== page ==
• Historically we've seen channels 'spike' in phases.  Usually search/CSE are early indicators and grow first.  People are using these for top-of-the-funnel activities and if they see something they love, they will buy.  As we get into CyberWeek, you see marketplaces kick in - at this point consumers are increasingly transactional (bottom-of-the-funnel).  They know what they want and are converting heavily and using marketplaces to do that.
  • Mobile - Historically retailers put tablet and smartphone into 'mobile'. Google has turned that upside down with Enhanced Campaigns that makes smartphone only = mobile and groups tablets with with desktops.  Last year we saw mobile rates (smartphone+tablet) at 20% and pontificators are saying we'll see as high as 60% this holiday.

November 1-7 SSS early read on Holiday 13

 Here's a report of what we're seeing in our handy Holiday 2013 Dashboard format:

13_nov_wk_1

For comparison purposes, we've included the October SSS which you can see in detail from our monthly post (located here) in the first column.

In the second column you see the y/y per-channel trends for the first week of November.   Here is our analysis on the results:

  • Amazon - At 15.6% for the first week, Amazon decelerated into November from October.  This is not unusual historically.  Consumers are researching and in many times waiting for the deals to start.
  • eBay - With 13.6%, eBay increased a tad from the October run-rate of 12.9% in November.
  • CSE - CSE increased nicely to 17.4% in the first week of November, up from 8.4% indicating that conumers are starting to do their research.
  • GS  - Google Shopping/PLA is up considerably at 96.9% y/y - a massive gain, but remember this program is still ~1yr old so it is being influenced by the SKU-adoption rate.
  • Search - Search increased to 16.6% in the first week of November, a more than 2X acceleration from October and as mentioned indicates a lot of consumers are in research-mode.

The mobile traffic data gives us a baseline to watch as we go into the holiday.

  • Traffic - Smartphone+tablet make up 30% of traffic in the first week of November, with phone at ~18%
  • Conversion Rate (CR) - While tablet's see a bit of a discount CR-wise to desktop, the CR for smartphones is 1/3 the rate of desktop.  
  • Orders - Because of the differences in CR, while Tablet+smartphone=30% of traffic it only equals ~20% of orders.  

It will be interesting to see if these trends hold as we get deeper into Holiday 2013.  Are consumers using their smartphones for research? Will conversion rates increase materially for devices heading into Holiday?

 

The next update will be November 18th and we'll drop in a third column for Nov 8-14 so we can see how November week 2 is developing.

 

 

 

 

October 2013 ChannelAdvisor Same Store Sales (SSS) for eBay, Amazon, Search and CSE

Note: This is a monthly feature published by ChannelAdvisor highlighting the Same Store Sales (SSS) across our wide range of thousands of retailers and billions in GMV.  Details on the SSS including background, methodology, disclaimers and schedule can be found in this post.

 

Today we are releasing October 2013 data for Marketplaces (eBay/Amazon), Search and Comparison Shopping Engines (CSE) along with supplemental data.  October is the first month of the Q4 holiday season.  comScore reported that e-commerce grew 13% in Q3 so we use that as our litmus test for comparisons.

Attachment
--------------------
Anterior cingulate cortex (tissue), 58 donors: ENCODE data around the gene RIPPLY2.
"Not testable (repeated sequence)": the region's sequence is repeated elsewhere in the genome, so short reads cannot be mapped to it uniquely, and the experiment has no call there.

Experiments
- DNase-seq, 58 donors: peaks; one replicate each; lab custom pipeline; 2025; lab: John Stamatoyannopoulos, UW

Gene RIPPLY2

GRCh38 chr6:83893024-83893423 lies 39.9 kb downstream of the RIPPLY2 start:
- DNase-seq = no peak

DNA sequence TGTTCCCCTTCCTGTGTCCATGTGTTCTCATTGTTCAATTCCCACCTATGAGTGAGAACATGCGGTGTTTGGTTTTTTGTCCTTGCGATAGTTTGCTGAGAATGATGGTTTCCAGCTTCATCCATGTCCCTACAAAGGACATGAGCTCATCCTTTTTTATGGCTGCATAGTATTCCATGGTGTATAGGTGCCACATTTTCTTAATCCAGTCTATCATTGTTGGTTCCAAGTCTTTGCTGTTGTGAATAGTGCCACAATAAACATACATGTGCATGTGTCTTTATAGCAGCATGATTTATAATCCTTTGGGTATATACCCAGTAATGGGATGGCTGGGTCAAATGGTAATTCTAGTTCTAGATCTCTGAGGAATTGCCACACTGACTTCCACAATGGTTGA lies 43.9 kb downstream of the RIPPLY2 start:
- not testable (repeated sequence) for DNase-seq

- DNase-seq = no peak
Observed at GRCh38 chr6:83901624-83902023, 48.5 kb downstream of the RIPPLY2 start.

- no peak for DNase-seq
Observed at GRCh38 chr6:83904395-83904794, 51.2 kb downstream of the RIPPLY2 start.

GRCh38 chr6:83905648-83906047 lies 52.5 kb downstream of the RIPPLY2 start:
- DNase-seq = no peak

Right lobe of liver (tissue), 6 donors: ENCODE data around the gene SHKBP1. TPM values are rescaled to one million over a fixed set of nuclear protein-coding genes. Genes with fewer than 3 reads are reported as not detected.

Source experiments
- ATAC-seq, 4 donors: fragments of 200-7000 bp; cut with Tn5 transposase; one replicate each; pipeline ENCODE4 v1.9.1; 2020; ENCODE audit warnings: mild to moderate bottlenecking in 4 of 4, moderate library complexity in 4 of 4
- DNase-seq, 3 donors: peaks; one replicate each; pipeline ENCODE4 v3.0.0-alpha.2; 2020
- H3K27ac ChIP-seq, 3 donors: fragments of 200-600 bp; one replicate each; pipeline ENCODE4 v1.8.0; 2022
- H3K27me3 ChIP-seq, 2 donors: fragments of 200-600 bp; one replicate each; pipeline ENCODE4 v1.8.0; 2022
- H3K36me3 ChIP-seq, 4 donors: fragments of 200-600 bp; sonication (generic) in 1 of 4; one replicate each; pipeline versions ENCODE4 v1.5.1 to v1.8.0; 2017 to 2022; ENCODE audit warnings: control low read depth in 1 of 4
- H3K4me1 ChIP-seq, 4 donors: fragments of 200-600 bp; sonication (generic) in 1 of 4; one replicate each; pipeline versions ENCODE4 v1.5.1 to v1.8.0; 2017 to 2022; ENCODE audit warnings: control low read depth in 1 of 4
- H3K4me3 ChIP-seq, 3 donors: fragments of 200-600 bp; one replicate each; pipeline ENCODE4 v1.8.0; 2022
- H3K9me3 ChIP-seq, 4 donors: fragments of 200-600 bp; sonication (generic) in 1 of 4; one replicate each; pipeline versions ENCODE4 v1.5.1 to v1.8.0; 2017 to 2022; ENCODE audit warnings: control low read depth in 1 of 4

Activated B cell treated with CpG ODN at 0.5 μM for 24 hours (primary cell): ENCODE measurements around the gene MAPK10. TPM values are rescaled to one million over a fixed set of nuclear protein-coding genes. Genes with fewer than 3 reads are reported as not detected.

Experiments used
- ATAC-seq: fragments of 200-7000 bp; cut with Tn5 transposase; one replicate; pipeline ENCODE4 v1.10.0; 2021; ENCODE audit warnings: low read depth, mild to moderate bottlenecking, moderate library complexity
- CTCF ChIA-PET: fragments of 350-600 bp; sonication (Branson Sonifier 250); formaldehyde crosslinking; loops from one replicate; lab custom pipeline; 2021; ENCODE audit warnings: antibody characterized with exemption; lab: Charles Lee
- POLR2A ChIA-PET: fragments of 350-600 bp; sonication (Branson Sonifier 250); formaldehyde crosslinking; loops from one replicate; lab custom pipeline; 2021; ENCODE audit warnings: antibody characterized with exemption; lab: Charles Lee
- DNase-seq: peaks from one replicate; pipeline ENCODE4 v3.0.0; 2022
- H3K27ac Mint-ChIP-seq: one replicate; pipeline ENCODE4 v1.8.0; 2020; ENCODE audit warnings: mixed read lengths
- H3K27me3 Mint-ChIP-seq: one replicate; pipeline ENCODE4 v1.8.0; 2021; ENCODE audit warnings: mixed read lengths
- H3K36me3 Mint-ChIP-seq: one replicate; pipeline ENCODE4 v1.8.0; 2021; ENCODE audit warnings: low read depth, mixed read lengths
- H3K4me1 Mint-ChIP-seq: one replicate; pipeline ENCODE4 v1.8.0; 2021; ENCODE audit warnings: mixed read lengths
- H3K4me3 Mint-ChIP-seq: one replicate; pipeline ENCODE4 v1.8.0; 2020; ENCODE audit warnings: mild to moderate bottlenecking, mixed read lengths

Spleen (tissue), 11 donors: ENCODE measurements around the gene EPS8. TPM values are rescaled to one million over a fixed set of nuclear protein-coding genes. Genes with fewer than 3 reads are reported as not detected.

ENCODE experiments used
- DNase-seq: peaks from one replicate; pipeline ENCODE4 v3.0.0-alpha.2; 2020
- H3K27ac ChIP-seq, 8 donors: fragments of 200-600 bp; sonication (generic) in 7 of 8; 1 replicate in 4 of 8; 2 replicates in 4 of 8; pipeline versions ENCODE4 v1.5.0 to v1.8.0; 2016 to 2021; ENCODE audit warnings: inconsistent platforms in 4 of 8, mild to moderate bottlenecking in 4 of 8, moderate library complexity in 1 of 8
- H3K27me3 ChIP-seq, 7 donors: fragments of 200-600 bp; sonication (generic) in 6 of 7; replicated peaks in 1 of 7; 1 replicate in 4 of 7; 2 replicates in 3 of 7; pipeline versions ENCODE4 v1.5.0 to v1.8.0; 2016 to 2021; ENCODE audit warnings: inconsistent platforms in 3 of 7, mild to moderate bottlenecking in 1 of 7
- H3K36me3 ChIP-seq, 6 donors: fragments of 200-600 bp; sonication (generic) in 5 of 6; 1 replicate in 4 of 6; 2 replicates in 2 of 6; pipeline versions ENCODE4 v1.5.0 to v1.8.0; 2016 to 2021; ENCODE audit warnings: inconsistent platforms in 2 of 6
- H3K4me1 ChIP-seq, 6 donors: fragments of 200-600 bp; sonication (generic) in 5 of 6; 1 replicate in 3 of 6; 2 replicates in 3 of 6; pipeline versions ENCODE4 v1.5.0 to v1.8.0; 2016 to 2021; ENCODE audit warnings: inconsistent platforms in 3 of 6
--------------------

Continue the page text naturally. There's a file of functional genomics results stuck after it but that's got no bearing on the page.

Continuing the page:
September 2013 SSS Results 

  • Amazon - In October, Amazon came in at 23.8%, which is a slight decrease from September's 26.5%, but still significantly above  the rate of e-commerce growth (as reported by comScore).  
  • eBay -  eBay's SSS for October came in at 12.9%, which is a significant decrease from September's 17.4and in-line the rate of e-commerce growth. Further in the report we provide eBay internal component details, which provide details on the September results.
  • CSE - Comparison Shopping came in at 8.4% y/y   growth for October, a slight decrease from September's 10.4%.   Google Shopping /PLA SSS is up 82.7% which helps offset headwinds from traditional CSEs.
  • Search - Search came in at 5.6% y/y growth, a nice increase from September's 1.8%.  Further in the report we have search details.

Together, these datapoints show that in October, all e-commerce channels performed relatively consistently with Q3 with Amazon continuing its leadership position heading into Holiday 2013.

SSS Chart 

The following chart details the SSS data for October 2012 through October 2013: (click to enlarge)


10_13_sss_overall




eBay Details

eBay's 12.9% SSS result for October was in-line with  e-commerce growth, but did decelerate noticeably from last month.  To get a feel for what is driving the marketplaces' performance, here are the interior datapoints for the month:

  • eBay auctions - Down .4% y/y. Auctions declined from September's 8.4%
  • eBay fixed-price - Up 12.8% y/y - Fixed price was under a bit of pressure in October. 12.8% is the lowest growth rate we've seen in the last year. eBay did say in their Q3 call that October is off to a slow start for them, so we'll be watching closely to see how the rest of Q4 shapes up for eBay.
  • eBay Motors  (parts and accessories) - P+A accelerated a bit in October increasing 16% compared to September's 14.4%.  

 Here are the TTM (trailing twelve month) trends on these eBay internals.  (click to enlarge)


10_13_sss_ebay_details



Supplemental data for Search

Here are the October Search internals: (click to enlarge)

10_13_sss_search_details